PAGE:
It was the following month, on March 9, 1970, that the defendant signed the contract of concern here, in which he agreed to purchase the 10,000 shares of Universal Leasing Stock, along with the remaining collateral, for $133,500. It included provisions that trading restrictions on the stock should be removed; and that consent for the sale would be obtained from the bankruptcy

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court by the sellers, which provisions the latter complied with.

Later that month, on March 25, 1970, the defendant represented to Mr. Bennett that he was in the process of liquidating some stocks he held in New York, the proceeds of which would be applied on the contract. On that promise, Bennett turned over the certificates of Universal Leasing stock to Hunter. It seems...

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6 cases
  • Gustafson v. Alloyd Co. Inc., 93404
    • United States
    • United States Supreme Court
    • February 28, 1995
    ...see, e.g., Banton v. Hackney, 557 So.2d 807 (Ala.1989); Bradley v. Hullander, 272 S.C. 6, 249 S.E.2d 486 (1978); § & F Supply Co. v. Hunter, 527 P.2d 217 (Utah 1974), as well as private transactions, see, e.g., Towery v. Lucas, 128 Ore.App. 555, 876 P.2d 814 (1994); Jenkins v. Jacobs, 748 P......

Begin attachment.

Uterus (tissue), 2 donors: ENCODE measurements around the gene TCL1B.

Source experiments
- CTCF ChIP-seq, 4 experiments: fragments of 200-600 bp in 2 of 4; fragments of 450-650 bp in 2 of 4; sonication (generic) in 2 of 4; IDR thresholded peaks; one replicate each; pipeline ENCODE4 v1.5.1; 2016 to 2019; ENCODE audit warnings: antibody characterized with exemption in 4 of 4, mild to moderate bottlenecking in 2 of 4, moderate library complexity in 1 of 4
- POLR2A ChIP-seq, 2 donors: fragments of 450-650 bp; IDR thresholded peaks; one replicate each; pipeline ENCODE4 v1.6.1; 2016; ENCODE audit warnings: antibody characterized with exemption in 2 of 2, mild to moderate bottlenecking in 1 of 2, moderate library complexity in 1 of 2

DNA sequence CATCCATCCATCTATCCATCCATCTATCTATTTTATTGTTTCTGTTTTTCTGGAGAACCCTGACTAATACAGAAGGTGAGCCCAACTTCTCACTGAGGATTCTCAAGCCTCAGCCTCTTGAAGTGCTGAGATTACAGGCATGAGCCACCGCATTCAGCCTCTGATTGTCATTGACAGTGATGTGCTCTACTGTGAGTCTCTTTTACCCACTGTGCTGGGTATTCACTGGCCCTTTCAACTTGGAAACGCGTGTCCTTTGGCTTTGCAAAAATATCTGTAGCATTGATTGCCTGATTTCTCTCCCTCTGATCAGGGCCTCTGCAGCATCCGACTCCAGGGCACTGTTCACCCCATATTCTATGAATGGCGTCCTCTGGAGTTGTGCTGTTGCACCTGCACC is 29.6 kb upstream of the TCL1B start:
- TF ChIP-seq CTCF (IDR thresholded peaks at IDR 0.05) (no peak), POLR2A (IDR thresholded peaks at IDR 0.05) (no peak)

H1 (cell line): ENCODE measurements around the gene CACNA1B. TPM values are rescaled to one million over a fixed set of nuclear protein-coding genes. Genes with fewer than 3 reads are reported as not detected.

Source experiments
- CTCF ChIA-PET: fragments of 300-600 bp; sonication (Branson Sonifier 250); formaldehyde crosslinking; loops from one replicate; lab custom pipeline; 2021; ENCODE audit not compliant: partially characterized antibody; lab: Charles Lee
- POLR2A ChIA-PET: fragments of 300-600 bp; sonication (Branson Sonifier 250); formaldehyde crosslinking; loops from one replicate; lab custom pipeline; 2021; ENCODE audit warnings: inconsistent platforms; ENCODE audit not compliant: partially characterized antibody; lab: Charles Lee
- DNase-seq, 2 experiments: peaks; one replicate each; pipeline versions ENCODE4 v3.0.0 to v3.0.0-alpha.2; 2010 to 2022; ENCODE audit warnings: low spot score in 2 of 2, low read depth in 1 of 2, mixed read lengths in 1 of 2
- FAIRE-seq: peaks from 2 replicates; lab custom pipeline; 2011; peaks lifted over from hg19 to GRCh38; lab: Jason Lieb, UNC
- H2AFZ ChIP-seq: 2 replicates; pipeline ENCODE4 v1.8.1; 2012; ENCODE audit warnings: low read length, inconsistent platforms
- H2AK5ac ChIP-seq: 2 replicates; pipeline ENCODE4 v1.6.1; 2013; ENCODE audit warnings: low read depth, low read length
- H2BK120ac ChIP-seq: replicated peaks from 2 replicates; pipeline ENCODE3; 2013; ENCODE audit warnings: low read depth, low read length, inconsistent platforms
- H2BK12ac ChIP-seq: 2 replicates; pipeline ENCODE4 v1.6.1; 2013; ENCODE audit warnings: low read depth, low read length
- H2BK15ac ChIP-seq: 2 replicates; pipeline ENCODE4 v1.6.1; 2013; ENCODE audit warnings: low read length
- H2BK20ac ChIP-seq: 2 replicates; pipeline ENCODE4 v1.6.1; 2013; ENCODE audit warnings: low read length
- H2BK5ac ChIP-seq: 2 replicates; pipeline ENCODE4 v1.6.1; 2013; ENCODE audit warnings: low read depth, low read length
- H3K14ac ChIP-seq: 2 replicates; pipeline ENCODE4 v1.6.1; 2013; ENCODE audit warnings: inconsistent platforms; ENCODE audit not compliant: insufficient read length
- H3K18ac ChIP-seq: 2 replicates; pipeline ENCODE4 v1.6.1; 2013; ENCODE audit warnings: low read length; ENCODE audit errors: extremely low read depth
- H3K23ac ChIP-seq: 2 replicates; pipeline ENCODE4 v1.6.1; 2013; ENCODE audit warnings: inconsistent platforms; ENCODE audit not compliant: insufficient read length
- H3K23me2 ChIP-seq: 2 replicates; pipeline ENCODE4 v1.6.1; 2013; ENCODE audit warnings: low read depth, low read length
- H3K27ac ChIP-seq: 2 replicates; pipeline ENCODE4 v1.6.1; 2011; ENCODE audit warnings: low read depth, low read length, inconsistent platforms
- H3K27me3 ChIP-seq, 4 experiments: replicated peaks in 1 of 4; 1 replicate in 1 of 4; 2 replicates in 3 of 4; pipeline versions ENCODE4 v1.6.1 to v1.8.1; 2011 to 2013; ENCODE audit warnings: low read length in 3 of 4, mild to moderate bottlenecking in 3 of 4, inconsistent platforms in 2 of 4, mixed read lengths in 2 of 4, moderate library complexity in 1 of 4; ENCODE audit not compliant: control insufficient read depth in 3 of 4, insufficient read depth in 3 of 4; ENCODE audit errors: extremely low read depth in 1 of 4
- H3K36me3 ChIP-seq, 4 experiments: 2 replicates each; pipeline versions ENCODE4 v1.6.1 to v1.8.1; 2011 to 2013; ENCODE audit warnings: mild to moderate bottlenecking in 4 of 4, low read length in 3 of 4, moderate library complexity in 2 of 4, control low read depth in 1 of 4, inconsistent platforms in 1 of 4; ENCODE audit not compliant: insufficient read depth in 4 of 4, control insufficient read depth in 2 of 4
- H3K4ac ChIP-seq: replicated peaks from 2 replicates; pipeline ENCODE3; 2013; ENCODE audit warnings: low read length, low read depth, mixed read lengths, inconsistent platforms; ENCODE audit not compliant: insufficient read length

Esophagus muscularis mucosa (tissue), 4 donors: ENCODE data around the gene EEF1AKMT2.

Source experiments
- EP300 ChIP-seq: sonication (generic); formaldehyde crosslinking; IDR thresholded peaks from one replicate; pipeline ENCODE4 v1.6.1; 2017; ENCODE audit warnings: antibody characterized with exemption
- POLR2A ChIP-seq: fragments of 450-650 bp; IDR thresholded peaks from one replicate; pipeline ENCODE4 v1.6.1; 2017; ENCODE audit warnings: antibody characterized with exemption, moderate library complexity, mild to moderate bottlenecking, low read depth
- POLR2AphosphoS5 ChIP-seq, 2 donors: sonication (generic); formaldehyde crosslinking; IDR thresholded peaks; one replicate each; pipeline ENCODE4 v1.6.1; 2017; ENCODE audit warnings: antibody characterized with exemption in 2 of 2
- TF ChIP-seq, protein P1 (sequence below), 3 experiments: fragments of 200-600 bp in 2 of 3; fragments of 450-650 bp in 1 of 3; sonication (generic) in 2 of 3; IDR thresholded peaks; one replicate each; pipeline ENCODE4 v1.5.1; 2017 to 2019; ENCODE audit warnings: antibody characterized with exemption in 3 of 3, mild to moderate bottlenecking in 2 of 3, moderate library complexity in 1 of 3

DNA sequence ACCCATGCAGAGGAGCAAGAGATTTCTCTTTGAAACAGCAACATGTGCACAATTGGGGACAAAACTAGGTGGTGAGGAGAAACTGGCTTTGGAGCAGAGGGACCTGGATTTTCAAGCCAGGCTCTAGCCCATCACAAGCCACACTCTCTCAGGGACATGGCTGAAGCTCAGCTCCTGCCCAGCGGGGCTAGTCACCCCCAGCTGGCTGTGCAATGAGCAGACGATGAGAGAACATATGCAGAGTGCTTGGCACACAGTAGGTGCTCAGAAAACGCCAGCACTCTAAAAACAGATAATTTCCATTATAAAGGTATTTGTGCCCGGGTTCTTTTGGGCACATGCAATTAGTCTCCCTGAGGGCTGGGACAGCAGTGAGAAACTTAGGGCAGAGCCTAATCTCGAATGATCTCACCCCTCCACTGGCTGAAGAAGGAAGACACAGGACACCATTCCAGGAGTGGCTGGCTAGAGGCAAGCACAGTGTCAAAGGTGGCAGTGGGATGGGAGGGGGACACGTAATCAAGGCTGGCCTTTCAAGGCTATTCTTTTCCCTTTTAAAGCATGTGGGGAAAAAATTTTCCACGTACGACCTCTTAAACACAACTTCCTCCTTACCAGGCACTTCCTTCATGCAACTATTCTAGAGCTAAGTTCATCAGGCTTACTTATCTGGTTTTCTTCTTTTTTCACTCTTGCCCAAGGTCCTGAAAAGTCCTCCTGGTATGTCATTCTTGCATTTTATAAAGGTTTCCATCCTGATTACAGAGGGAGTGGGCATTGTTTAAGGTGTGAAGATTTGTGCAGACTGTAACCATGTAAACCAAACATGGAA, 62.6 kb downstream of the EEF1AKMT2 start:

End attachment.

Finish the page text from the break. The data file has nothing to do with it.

• Gohler v. Wood, 940306
    • United States
    • Supreme Court of Utah
    • July 5, 1996
    ...language of sections 61-1-1(2) and -22 and to read a reliance requirement into the Utah Act. They argue (i) that in S & F Supply Co. v. Hunter, 527 P.2d 217 (Utah 1974), this court interpreted the version of section 61-1-22 as requiring purchaser reliance and the legislature manifested its ......
  • Hermansen v. Tasulis, 990851.
    • United States
    • Supreme Court of Utah
    • May 17, 2002
    ...of some importance in determining whether to buy or sell.'" Gohler v. Wood, 919 P.2d 561, 564 (Utah 1996) (quoting S & F Supply Co. v. Hunter, 527 P.2d 217, 221 (Utah 1974)). It is clear to us that the defect in the property that caused substantial damage to the home, as occurred in this ca......
  • State v. Williams
    • United States
    • Court of Appeals of Utah
    • April 25, 2013
    ...and prudence would think to be of importance in determining whether to buy or sell a security.” See generally S & F Supply Co. v. Hunter, 527 P.2d 217, 221 (Utah 1974) (defining a material fact for purposes of securities fraud). ¶ 5 Williams asserts that these instructions were erroneous be......
  • Request a trial to view additional results